Leading companies in the mining industry understand the benefits of developing strong stakeholder engagement strategies. Whether it’s a requirement for generating greater financial returns, a need to manage risks related to potential conflict in relationships, a duty to consult, or as part of a framework for developing a good public reputation, mining processes can affect a wide variety of stakeholders.
This case study attests to the value and benefits of stakeholder engagement in mining, demonstrating that increasing stakeholder support enhances the financial valuation of a company.
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A strategic stakeholder engagement and communications management process allows companies to view and control current and emerging social and environmental risks on a variety of levels. In some cases, it may even lead to the development of new and improved products and systems that build greater competitiveness.
Even more significant is that well-organized stakeholder engagement data gives companies information about the evolving expectations of the stakeholder groups who can impact the future of organizations.
Forces driving stakeholder engagement in the mining sector
1/ Government and financial regulations
- Regulations from both government and financial institutions have increased as they respond to stakeholder concerns for social and environmental causes. It is in the best interest of resource companies to prepare by engaging stakeholders early and establishing robust systems and tools to manage stakeholder communication to stay ahead of the curve.
- Increasingly the extractive industry may find that the financial community will also enforce stakeholder engagement principles on prospective borrowers.
2/ Reputation management
- Proper community engagement will help set a company apart and make it more successful in the long-term.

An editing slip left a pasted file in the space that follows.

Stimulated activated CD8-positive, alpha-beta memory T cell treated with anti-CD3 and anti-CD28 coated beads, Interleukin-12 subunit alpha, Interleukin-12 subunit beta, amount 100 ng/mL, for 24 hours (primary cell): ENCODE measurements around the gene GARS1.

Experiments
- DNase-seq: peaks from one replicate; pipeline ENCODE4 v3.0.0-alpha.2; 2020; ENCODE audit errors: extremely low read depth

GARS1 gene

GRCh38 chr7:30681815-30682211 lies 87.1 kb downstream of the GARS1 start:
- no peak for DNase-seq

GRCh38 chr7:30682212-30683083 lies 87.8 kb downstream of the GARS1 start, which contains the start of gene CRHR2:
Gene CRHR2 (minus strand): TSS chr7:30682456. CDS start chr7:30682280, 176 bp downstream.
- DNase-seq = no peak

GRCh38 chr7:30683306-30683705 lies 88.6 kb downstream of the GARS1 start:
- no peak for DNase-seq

- The benefits are numerous: obtaining the social support necessary to conduct a project; increasing competitive advantage as a good corporate citizen; attracting and retaining employees, clients, investors, donors, members; and securing financing based on socially responsible principles,
3/ Better financial performance and risk mitigation
- Investors and other stakeholders often perceive a lack of transparency as a threat not only to environmental and social well-being, but also to the profitability of an investment. This can result in social and political instability in the form of community protests, shareholder activism, and employee uprising due to environmental, social, health, and safety concerns.
- Developing positive and cooperative relationships with stakeholders improves the likelihood that a project can proceed on budget and on time.
Strategically minded companies are realizing the value of adopting systematic, genuine engagement initiatives and thorough communication management practices – making it possible to manage key issues by creating an atmosphere that fosters understanding of stakeholder perceptions and expectations.
This leads to long-term benefits that can outweigh short-term costs, since stakeholder consent is often the most critical issue for a resource project’s long-term viability.